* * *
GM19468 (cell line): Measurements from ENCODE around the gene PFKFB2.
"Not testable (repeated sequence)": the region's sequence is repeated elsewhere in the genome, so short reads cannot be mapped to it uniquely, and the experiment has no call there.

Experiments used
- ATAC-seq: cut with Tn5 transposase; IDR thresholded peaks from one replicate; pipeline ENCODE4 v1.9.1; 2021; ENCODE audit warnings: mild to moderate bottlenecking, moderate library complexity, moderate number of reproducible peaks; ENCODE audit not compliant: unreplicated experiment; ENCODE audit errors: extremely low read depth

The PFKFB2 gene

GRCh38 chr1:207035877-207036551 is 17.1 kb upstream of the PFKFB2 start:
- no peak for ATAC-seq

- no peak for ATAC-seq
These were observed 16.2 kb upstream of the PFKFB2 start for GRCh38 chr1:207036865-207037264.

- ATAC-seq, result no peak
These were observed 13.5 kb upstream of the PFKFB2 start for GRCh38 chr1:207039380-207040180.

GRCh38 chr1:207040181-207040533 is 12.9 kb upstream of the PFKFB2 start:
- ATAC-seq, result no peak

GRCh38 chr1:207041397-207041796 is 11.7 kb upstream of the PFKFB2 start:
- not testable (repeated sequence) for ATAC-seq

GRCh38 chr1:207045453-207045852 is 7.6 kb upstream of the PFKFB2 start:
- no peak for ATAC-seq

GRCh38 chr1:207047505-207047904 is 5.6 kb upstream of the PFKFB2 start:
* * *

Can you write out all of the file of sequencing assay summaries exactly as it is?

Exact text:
GM19468 (cell line): Measurements from ENCODE around the gene PFKFB2.
"Not testable (repeated sequence)": the region's sequence is repeated elsewhere in the genome, so short reads cannot be mapped to it uniquely, and the experiment has no call there.

Experiments used
- ATAC-seq: cut with Tn5 transposase; IDR thresholded peaks from one replicate; pipeline ENCODE4 v1.9.1; 2021; ENCODE audit warnings: mild to moderate bottlenecking, moderate library complexity, moderate number of reproducible peaks; ENCODE audit not compliant: unreplicated experiment; ENCODE audit errors: extremely low read depth

The PFKFB2 gene

GRCh38 chr1:207035877-207036551 is 17.1 kb upstream of the PFKFB2 start:
- no peak for ATAC-seq

- no peak for ATAC-seq
These were observed 16.2 kb upstream of the PFKFB2 start for GRCh38 chr1:207036865-207037264.

- ATAC-seq, result no peak
These were observed 13.5 kb upstream of the PFKFB2 start for GRCh38 chr1:207039380-207040180.

GRCh38 chr1:207040181-207040533 is 12.9 kb upstream of the PFKFB2 start:
- ATAC-seq, result no peak

GRCh38 chr1:207041397-207041796 is 11.7 kb upstream of the PFKFB2 start:
- not testable (repeated sequence) for ATAC-seq

GRCh38 chr1:207045453-207045852 is 7.6 kb upstream of the PFKFB2 start:
- no peak for ATAC-seq

GRCh38 chr1:207047505-207047904 is 5.6 kb upstream of the PFKFB2 start: